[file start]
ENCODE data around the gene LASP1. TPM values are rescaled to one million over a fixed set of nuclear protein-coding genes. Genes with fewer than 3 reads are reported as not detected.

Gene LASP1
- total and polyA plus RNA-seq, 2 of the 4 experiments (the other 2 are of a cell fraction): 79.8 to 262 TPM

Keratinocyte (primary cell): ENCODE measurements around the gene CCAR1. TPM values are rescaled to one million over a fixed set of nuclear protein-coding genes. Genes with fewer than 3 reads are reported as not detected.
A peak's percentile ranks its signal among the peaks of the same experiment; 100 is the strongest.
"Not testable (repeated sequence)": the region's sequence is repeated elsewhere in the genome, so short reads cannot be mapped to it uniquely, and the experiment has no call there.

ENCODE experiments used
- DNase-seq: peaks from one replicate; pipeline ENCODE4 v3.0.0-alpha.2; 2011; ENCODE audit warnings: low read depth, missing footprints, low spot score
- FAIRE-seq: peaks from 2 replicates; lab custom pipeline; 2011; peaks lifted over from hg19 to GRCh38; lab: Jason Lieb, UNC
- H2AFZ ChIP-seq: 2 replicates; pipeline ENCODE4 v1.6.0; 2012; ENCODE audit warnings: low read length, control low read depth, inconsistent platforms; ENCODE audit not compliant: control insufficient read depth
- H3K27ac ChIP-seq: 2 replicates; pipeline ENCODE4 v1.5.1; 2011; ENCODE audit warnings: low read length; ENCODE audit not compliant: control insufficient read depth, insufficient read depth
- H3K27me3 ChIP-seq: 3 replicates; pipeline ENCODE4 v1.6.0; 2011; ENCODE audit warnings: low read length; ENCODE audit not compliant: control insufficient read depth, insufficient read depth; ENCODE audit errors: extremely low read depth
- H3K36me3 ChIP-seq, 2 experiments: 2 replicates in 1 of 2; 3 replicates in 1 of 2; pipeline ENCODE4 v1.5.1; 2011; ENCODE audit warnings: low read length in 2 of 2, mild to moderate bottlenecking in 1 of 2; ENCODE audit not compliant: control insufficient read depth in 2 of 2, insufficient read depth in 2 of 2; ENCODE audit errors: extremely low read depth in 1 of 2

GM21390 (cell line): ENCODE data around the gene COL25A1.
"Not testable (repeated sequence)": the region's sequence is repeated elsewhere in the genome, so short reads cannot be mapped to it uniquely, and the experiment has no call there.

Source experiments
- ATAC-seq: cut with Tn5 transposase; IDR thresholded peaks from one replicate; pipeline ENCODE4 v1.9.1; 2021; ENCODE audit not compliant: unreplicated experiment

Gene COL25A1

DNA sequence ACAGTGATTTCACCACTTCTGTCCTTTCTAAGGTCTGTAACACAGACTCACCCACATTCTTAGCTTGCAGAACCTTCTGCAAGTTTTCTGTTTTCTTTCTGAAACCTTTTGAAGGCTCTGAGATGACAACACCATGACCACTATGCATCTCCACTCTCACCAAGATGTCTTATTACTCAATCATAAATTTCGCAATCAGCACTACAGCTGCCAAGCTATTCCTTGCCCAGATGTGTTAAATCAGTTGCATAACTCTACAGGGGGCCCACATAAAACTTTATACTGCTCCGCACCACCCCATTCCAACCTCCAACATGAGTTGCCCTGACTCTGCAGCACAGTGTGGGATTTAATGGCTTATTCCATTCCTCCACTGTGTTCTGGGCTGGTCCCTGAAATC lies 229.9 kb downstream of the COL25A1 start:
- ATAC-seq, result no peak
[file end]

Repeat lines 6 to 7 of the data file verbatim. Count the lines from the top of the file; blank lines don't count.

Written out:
"Not testable (repeated sequence)": the region's sequence is repeated elsewhere in the genome, so short reads cannot be mapped to it uniquely, and the experiment has no call there.

ENCODE experiments used